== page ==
Consumers and businesses alike have plans for the future. These plans require some form of investment in order to move from a dream to reality. Now, introduce capital budgeting into the picture, and bingo! You’ll be on your way to making decisions that will not only get you closer to your long-term goal or vision but may even exceed them.
Don’t worry, we are not here to teach you Finance 101 and quiz you after reading - but we do encourage you to become familiar with the process of capital budgeting. Allow yourself to leverage the process into your plans and begin making reasonable and profitable investment decisions for your future.
Capital Budgeting Defined
Take a look at your goals for the future, specifically your long-term ones. What do you have on your list? Common goals include owning a home or renovating one, obtaining a higher education, and investing towards early retirement. You may have aspirations, and that’s perfectly fine. Now, to take them off that piece of paper or computer screen and to bring them to life.
Next, consider your cash inflows and outflows. Capital budgeting is a great technique to use. Let’s break down the term.
How to Define “Capital”
Think of physical assets here. Capital refers to an asset that can be liquidated or held towards the purchase of a future expense. Long story short, it is expected to increase in value over time.
Examples of capital assets include:
How to Define “Budgeting”
Budgeting keeps us on track. It’s a tool used by many to plan in the moment, and for the future by laying out your finances and organizing them in a way to control where your money is spent. That is - as long as you follow it.
Set up your budget by taking your income and reducing it by your fixed expenses, then your variable ones. Your fixed expenses are those that do not change month over month, such as a mortgage payment, whereas your variable includes that cup of coffee you get every now and then at the coffee shop.
Now To Put It Together: Defining “Capital Budgeting”
Capital budgeting is a planning process used to measure your investments' value or worth. It’s also termed as “investment appraisal.”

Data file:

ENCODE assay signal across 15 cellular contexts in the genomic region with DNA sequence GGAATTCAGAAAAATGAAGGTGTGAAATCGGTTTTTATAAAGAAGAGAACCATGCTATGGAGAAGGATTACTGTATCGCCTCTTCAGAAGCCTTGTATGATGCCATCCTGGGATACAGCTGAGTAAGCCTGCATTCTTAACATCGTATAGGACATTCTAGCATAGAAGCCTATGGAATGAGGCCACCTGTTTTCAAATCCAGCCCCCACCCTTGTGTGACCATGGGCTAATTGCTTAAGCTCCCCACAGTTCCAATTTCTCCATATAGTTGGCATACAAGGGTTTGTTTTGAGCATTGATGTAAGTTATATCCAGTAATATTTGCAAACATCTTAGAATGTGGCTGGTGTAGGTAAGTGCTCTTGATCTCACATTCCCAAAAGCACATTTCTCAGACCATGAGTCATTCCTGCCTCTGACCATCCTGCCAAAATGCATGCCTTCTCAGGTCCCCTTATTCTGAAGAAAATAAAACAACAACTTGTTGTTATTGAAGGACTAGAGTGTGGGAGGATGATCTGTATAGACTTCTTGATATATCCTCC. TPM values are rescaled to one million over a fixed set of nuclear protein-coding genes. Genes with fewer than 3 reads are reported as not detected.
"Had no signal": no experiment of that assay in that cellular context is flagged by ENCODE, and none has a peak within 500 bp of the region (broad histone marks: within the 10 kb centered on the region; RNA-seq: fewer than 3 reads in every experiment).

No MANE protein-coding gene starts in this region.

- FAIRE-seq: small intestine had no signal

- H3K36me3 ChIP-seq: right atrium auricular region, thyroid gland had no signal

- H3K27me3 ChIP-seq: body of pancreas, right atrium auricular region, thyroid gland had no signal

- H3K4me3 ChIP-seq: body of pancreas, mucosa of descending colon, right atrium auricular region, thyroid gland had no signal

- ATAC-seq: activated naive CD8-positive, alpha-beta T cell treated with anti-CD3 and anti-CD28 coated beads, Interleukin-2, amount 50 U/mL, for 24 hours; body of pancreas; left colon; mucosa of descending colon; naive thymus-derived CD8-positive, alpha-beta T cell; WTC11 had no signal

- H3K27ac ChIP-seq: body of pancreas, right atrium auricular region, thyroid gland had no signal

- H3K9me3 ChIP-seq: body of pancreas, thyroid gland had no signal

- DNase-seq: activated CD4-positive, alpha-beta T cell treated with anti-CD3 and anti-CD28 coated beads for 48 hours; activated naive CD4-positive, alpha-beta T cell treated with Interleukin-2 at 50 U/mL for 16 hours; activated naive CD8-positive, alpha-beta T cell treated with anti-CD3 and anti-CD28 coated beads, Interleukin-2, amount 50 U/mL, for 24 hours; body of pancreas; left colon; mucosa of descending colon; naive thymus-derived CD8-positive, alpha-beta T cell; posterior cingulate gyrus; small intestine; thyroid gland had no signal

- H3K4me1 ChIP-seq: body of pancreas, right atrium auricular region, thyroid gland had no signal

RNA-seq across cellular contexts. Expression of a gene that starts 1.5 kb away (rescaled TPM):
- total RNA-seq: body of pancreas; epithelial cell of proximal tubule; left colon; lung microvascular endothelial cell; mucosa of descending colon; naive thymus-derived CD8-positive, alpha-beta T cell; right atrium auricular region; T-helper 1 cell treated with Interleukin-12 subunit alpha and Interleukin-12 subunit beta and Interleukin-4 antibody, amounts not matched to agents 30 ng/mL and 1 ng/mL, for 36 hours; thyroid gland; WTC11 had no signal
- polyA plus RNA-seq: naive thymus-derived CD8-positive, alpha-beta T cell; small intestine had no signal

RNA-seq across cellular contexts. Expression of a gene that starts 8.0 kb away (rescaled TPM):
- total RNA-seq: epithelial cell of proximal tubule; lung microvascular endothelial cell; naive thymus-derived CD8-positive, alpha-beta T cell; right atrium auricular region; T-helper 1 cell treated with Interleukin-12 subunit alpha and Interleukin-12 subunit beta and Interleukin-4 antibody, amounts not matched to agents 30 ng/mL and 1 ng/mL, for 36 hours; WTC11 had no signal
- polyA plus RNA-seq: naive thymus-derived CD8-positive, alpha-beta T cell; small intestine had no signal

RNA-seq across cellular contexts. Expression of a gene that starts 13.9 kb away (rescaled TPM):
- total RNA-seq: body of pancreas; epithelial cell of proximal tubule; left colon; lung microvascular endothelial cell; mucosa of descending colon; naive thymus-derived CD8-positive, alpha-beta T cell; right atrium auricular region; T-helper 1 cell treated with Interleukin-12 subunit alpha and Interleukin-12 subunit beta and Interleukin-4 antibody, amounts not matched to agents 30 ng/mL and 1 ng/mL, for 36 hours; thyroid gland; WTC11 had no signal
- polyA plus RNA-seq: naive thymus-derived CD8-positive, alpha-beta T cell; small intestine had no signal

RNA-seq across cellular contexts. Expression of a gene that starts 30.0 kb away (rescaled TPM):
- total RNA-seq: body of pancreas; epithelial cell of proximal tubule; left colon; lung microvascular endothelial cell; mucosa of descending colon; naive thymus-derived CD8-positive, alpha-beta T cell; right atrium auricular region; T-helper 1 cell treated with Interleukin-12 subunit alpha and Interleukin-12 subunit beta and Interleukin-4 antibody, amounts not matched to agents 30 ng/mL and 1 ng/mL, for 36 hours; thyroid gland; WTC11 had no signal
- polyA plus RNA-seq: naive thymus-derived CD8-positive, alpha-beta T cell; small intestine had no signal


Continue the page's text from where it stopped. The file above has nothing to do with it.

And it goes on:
Capital budgeting is heavily associated with business owners, but it can be aligned at home too. The main focus of a business is to earn a profit. Your main focus is to have extra income to turn around and invest—a similar concept. The difference is how the profit is earned.
So while a business is focused on which types of revenue-generating projects it should focus on, you can research which type of long-term investment best fits your style. Investments will vary depending on the person, interest, etc., ranging from stocks, mutual funds, commodities, property, and more.
People want to watch their money grow (if only it grew on trees!), right?
What Is the Time Value of Money?
What if we told you that the money you have in your wallet or in the bank right now is worth more today than the same amount of money would be worth, say five or ten years from now? It’s true, and it all boils down to the anticipated return on investment.
When invested, your money goes to work for you. Different investments chart different courses. Some may work at a snail’s pace but reap the highest growth. Others may give you results in the short term but carry a huge weight of risk.
It depends on where you are comfortable deciding how to invest your money, but why not let it do the leg work for you?
What if you don’t invest your money? Do you think that your $1 will carry the same value next year? Unfortunately, the answer is no, and that has a lot to do with inflation.
The time value of money is a concept that can be used in many instances, not just in savings or investments. It can help you decide when applying for a loan or even when negotiating a salary for a new job. It is often referred to as Net Present Value (NPV) and is one of several types of capital budgeting techniques.
What Is Net Present Value?